How To Make A PDF Accessible And Compliant

How To Make A PDF Accessible And Compliant

The digital world has become all-encompassing in our lives. Nearly everyone, including disabled people, uses websites and mobile apps to manage business and personal activities. That’s why digital accessibility is crucial to content creation. It’s also why learning how to make a PDF accessible has never been so critical. While it’s true that making PDF documents accessible and compliant with the ADA and PDF 508 is a legal requirement, it also shows an essential commitment to inclusivity.  

Walk through the steps in this blog to ensure your PDF documents are accessible to everyone. Let’s start with a brief overview of related compliance requirements. 

Understanding Accessibility Laws And Standards

Before delving into the practical steps, consider critical accessibility standards governing electronic documents. ADA and PDF 508 compliance are vital benchmarks for ensuring disabled people can access and interact with digital content. So, instilling the proper measures for how to make a PDF document ADA-compliant and 508-compliant should be a top priority for any organization. 

  • ADA Compliance: The (ADA) prohibits discrimination against individuals with disabilities, which extends to the digital realm. ADA compliance ensures that digital content, including PDFs, is accessible to people with disabilities, such as visual or hearing impairments.
  • PDF 508 Compliance: Section 508 of the Rehabilitation Act requires federal agencies to provide digitally accessible electronic and information technology. PDF 508 compliance addresses explicitly the accessibility of PDF documents, outlining guidelines to ensure that individuals with disabilities can navigate, read, and interact with the content.

10 Practical Steps for Creating Accessible PDFs

Creating accessible PDFs involves considering various elements to ensure a seamless experience for all users. Let’s break down the key components:

1. Document Structure: Use headings, lists, and proper formatting to organize content logically. Headings should follow a hierarchical order (Heading 1, 2, etc.), clearly outlining the document’s structure.

2. Alternative Text for Images: Include descriptive alternative text for images to convey information to end users who may not be able to see them. Screen readers use this alternative text to provide context to users with visual impairments.

3. Proper Color Contrast: Use color contrast checkers to confirm your color schemes are accessible.

4. Hyperlink Descriptions: Use descriptive text that indicates the link’s destination. Avoid generic phrases like “click here” and provide meaningful context within the hyperlink text.

5. Tagged PDFs: Provide tags so screen readers can interpret the content accurately. Tags also provide a structural hierarchy, supporting navigation and readability for disabled users.

6. Ensure Readable Fonts and Sizes: Choose fonts that are easy to read, and set font sizes to a minimum of 12 points for body text so people with visual impairments can comfortably read the content.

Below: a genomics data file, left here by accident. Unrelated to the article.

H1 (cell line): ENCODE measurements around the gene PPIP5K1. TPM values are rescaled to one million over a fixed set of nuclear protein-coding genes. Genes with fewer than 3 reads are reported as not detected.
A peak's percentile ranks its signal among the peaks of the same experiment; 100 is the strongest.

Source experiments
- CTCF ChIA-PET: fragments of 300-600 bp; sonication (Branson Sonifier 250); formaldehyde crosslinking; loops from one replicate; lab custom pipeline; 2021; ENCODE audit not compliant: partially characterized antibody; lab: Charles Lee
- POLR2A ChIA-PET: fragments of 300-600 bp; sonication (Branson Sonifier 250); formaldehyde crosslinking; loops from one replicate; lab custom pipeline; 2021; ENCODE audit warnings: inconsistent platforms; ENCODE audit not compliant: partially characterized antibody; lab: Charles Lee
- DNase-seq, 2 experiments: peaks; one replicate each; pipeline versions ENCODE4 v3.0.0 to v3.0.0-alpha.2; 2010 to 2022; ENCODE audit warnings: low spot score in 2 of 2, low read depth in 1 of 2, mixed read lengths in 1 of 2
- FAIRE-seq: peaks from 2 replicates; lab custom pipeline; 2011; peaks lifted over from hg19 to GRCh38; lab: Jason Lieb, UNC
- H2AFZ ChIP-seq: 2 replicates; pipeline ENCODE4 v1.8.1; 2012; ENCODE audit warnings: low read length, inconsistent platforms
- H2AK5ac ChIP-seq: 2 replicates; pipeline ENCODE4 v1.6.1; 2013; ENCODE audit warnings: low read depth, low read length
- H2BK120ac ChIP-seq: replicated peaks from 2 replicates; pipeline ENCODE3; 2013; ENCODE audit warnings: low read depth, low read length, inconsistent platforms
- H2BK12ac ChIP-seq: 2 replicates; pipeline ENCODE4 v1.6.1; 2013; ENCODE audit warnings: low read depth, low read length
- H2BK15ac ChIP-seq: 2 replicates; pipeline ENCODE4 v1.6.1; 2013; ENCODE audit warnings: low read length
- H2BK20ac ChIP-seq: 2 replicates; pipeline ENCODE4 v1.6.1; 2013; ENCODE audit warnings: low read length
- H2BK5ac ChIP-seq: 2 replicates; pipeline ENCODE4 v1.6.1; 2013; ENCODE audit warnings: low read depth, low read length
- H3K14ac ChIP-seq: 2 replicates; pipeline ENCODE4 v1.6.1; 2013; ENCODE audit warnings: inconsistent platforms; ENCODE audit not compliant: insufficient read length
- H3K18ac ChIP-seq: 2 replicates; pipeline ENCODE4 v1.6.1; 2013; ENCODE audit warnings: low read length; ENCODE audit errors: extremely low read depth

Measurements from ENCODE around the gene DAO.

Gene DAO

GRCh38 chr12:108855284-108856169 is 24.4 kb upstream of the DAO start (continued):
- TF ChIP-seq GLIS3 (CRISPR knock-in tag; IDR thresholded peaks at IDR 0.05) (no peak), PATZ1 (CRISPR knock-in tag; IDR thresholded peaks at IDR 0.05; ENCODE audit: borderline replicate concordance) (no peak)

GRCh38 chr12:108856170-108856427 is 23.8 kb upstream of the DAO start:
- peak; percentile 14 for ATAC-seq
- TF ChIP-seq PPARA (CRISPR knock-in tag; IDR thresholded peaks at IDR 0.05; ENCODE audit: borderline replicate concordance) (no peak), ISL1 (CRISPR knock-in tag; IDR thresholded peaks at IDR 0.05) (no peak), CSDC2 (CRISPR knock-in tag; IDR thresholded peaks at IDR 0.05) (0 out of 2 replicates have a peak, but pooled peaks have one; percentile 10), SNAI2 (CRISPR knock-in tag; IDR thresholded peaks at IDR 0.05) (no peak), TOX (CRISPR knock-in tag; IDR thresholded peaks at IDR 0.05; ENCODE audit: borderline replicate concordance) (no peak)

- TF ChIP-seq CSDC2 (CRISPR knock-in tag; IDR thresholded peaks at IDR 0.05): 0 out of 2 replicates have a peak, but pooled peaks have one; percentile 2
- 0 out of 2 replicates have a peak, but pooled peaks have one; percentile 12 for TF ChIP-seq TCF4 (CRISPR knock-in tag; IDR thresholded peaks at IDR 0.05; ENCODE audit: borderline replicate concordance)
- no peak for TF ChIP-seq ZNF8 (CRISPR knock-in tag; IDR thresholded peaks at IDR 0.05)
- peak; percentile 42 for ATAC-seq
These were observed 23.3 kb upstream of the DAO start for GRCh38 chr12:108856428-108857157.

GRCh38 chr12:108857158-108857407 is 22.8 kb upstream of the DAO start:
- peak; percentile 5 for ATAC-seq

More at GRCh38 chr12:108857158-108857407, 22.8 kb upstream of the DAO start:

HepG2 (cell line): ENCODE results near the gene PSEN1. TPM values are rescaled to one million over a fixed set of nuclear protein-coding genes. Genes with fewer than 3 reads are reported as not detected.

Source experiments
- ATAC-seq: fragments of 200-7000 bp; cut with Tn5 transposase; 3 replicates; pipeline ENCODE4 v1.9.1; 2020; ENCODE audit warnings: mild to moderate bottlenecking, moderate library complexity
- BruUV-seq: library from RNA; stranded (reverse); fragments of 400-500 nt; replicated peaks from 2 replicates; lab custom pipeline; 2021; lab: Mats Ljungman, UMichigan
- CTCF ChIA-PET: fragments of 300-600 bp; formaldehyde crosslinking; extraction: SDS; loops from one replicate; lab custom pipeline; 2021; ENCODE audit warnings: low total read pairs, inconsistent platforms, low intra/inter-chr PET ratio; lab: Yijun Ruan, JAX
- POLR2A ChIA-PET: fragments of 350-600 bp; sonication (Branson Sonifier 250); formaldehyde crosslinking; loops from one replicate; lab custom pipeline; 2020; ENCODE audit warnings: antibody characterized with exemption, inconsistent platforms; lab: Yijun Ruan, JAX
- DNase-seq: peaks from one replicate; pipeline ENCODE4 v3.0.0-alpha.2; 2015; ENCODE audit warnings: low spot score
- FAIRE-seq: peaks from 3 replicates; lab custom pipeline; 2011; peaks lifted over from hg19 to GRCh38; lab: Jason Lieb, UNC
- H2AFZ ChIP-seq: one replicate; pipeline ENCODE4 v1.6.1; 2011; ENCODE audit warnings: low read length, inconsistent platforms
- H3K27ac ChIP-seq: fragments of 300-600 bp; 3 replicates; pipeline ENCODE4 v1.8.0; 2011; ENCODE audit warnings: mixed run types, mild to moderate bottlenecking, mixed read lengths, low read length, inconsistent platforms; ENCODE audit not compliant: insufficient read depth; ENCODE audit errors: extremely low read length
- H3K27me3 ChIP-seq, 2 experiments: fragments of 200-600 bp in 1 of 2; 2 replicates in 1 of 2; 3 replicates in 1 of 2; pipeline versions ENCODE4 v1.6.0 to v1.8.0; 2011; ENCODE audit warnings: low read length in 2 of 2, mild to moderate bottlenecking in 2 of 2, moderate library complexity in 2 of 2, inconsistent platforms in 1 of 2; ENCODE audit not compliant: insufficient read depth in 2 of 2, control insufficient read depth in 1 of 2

7. Test with Accessibility Tools: Utilize accessibility tools and checkers to evaluate your PDF’s compliance. Tools like Adobe Acrobat’s built-in accessibility checker can identify and highlight potential issues, guiding you in making necessary corrections.

8. Conduct User Testing: Engage individuals with disabilities in user testing to gather valuable feedback on the accessibility of your PDFs. Their insights can help identify specific challenges and areas for improvement.

9. Use Screen Readers: Test your PDF with popular screen readers such as JAWS, NVDA, or VoiceOver to experience how users with visual impairments will interact with your document.

10. Keyboard Navigation: Ensure that all interactive elements, such as form fields and buttons, are accessible and operable using keyboard navigation alone. Users with motor impairments rely on keyboards to navigate digital content.

How to Make a PDF Accessible: One Critical Part of the Big Picture

Creating accessible and ADA-compliant PDFs is a commitment to inclusivity and ensuring that your content reaches a broader audience. By following the guidelines and practical steps outlined in this comprehensive guide, you can contribute to a more accessible digital environment. Remember that accessibility is an ongoing process, and staying informed about updates to standards and technologies will help you continually improve the accessibility of your PDF documents.

UserWay: Across-the-Board Accessibility And Compliance

Making PDF documents accessible is one great way to support web inclusivity, but there’s so much more. That’s why UserWay leaves nothing to chance. From leading-edge AI-powered tools to enterprise solutions for big business and attorney-driven legal support, UserWay is leading the way in accessibility and compliance.

Commit to accessibility today.

Answers to Common FAQs

How Can I Create an Accessible PDF Table? 

  • At the top of your Adobe document, Choose the Tools tab.
  • Under the Accessibility tool, Click Open.
  • Choose Accessibility Check. 
  • Select Start Checking.

Can Screen Readers Read PDFs?

Screen readers can read accessible PDFs, which means everyone, including people with disabilities, can access them.

How Can You Tell If A PDF is Accessible?

  • Open your PDF.
  • From the All tools menu on the left, choose View More and then Prepare for accessibility. 
  • Choose Accessibility check in the left panel.
  • In the Accessibility Checker Options dialog, choose the required options and choose Start Checking.

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